In creating the new United Airlines business class layout, designers at Acumen, a London-based consultancy that also delivered Etihad’s Residence suite, did something few thought possible.
For United’s new Polaris cabin, Acumen’s designers figured out how to replace United’s two current business class configurations, which require many passengers to step over seat-mates to reach the aisle – with one that allows easy aisle access for all, and they did so without requiring the airline to remove any seats. According to Acumen, after retrofits, United’s Boeing 777s and Boeing 787s will have exactly as many premium seats as today – in the same space.
“They had been told by other manufacturers that this wasn’t doable,” said Ali Ersan, one of the designers.
This was a big deal. New-generation seats almost always take up more space than what they replace. Airlines have been willing to take the revenue hit because they’re engaged in something resembling an arms race. Each is trying to come up with a more luxurious business class cabin than the next, as carriers seek to sway the same deep-pocketed passengers.
A business class retrofit similar to United’s typically costs an airline at least four seats, Acumen’s designers say. That can add up to a lot revenue. On some days this summer and fall, United is selling nonstop business class fares between San Francisco and Singapore for $10,000 or more, roundtrip.
Take four seats away, and it could be the difference between a profitable and unprofitable flight.
Some airlines have been willing to fly with fewer seats, hoping passengers might pay more for a more spacious pod. But under former CFO John Rainey and former CEO Jeff Smisek, United had been relentlessly focused on maintaining costs, raising revenues and increasing efficiencies — to the detriment of nearly everyone including their best passengers. In 2013, United launched what it called Project Quality, a multi-year effort to cut $2 billion in annual costs. At the same time, United was trying to increase revenues.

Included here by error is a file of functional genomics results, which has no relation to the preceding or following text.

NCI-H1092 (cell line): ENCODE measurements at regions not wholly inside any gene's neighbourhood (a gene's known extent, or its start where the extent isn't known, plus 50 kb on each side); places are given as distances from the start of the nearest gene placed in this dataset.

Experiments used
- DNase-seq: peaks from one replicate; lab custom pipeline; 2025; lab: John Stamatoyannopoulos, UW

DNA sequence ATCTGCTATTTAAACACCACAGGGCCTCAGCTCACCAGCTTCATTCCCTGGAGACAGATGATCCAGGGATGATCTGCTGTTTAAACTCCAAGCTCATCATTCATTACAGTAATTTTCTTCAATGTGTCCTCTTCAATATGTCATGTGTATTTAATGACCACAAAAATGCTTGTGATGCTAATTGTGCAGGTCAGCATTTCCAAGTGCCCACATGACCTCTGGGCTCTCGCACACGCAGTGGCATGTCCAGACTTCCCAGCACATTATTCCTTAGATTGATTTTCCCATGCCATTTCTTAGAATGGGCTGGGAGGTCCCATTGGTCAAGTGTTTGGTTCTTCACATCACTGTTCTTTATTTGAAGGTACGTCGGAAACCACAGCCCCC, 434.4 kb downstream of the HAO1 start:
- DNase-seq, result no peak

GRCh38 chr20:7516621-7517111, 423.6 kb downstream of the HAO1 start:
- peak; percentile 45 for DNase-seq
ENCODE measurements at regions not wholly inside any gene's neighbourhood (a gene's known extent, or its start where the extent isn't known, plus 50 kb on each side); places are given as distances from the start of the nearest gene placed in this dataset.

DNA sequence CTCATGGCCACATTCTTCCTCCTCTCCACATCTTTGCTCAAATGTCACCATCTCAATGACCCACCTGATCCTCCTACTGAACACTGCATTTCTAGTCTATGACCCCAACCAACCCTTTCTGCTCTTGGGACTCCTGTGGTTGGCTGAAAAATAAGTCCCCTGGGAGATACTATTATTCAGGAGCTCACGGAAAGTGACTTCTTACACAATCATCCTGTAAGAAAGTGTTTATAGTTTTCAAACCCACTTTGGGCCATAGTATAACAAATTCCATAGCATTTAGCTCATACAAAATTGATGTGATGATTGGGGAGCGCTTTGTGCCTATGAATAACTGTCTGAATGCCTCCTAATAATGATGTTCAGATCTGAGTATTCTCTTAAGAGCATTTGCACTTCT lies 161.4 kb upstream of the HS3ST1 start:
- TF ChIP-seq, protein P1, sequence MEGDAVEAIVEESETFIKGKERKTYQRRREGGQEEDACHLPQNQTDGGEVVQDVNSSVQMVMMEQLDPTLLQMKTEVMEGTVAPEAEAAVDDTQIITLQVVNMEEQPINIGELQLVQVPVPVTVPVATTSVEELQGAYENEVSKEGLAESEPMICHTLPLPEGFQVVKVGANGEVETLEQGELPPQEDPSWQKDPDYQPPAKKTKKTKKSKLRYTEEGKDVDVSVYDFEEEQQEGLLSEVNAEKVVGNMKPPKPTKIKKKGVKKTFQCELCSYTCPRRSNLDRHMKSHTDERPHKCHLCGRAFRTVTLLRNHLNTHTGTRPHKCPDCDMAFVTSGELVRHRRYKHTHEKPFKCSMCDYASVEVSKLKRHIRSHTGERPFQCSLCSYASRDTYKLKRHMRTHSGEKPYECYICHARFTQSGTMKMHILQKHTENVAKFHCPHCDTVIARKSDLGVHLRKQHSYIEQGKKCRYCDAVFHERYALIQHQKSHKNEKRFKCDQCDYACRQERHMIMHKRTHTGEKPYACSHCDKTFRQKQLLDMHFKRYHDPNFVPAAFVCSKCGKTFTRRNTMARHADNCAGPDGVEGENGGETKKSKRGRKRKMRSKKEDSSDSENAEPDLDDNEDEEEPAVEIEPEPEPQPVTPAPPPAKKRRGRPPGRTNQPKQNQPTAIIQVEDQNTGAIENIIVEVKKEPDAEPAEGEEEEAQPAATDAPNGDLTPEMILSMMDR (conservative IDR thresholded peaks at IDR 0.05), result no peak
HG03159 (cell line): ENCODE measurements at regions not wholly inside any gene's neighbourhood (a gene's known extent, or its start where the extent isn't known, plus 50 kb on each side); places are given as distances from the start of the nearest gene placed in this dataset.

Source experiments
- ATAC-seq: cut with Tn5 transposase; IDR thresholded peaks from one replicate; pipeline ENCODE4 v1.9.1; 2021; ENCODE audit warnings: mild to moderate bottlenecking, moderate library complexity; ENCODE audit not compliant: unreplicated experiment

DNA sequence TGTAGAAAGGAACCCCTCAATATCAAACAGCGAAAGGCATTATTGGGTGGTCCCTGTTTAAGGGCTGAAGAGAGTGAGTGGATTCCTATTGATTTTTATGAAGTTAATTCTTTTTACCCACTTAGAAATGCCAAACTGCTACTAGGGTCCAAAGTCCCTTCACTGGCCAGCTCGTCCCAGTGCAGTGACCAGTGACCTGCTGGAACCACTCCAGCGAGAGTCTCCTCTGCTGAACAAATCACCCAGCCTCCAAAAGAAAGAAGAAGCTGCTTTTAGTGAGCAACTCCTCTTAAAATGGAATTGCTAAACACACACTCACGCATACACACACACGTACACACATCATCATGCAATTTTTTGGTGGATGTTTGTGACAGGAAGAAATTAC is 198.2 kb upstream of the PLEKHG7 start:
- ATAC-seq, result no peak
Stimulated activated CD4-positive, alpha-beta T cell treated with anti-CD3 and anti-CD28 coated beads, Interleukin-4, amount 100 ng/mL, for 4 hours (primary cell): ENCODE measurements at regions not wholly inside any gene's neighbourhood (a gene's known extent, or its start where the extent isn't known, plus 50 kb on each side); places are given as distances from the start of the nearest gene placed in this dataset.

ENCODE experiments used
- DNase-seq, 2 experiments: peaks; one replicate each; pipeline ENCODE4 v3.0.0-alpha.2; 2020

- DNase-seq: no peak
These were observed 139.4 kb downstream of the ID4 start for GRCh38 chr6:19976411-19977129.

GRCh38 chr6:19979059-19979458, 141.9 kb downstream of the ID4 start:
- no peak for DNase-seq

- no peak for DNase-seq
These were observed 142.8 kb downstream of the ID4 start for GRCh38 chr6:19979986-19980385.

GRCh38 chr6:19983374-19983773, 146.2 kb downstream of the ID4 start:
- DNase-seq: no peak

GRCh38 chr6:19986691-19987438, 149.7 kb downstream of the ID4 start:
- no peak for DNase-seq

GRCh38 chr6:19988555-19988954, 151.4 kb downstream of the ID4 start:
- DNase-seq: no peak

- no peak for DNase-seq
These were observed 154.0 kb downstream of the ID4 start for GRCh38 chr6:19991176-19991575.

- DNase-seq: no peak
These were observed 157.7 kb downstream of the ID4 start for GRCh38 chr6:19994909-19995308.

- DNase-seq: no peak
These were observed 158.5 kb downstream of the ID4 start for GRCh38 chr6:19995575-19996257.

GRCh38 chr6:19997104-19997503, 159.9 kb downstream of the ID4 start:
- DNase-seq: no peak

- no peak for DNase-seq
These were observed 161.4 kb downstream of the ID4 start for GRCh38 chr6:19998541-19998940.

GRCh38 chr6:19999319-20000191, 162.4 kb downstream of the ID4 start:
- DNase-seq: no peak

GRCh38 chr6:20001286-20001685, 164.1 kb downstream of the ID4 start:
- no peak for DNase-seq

With this Acumen-designed configuration, United is betting it found the right tradeoff between density and seat quality. It claims more than 12,000 hours of research went into designing the Polaris seat and experience, with the airline even holding fake overnight flights at Boeing’s Seattle headquarters, complete with flight attendants serving meals and simulated aircraft noise. London-based PriestmanGoode created the look and feel of the seats and cabins, developing in-suite features such as coat and bag storage, a pull-out table with a tablet holder and charging stations, and choosing new tableware, glassware and amenity kits. But Acumen is directly responsible for the unusual, space-saving configuration.
United expects to introduce the Polaris seat early next year on its new Boeing 777-300s. It will then spend several years retrofitting some existing Boeing 777s and Boeing 767s with the new seat, as it also adds it to new Boeing 787-10s and Airbus A350s.
“We were basically the only one that could offer a full-flat bed, loads of spaces and all-aisle access without losing any seats over the existing configuration,” Acumen designer Daniel Clucas said.
A COMPLETELY NEW DESIGN
For Acumen, United’s June 2 event to unveil the seat was the culmination of years of planning and experimentation. According to company lore, Acumen CEO Ian Dryburgh scribbled the layout on paper years ago while drinking a gin and tonic on a London commuter train.
Believing it found the perfect combination of seat density and comfort, Acumen then patented it, and started shopping it to airlines.
“It’s almost like the perfect business class layout has been a riddle and a puzzle that has been playing in our minds over the past 10 years,” said Anthony Harcup, another of the designers.
What Acumen did is reimagine the cabin’s design. Though British Airways introduced the first flatbed business class seat in 2000, most of the world’s other airlines did not copy until five to 10 years ago. And only in the past three to five years did airlines decide customers needed not only flatbed seats, but also unimpeded aisle access. United had been among the first airlines to introduce flatbeds in 2008, but its two main current products lack aisle access. One is particularly dense, with two seats near the window, four in the middle and two seats on the other window.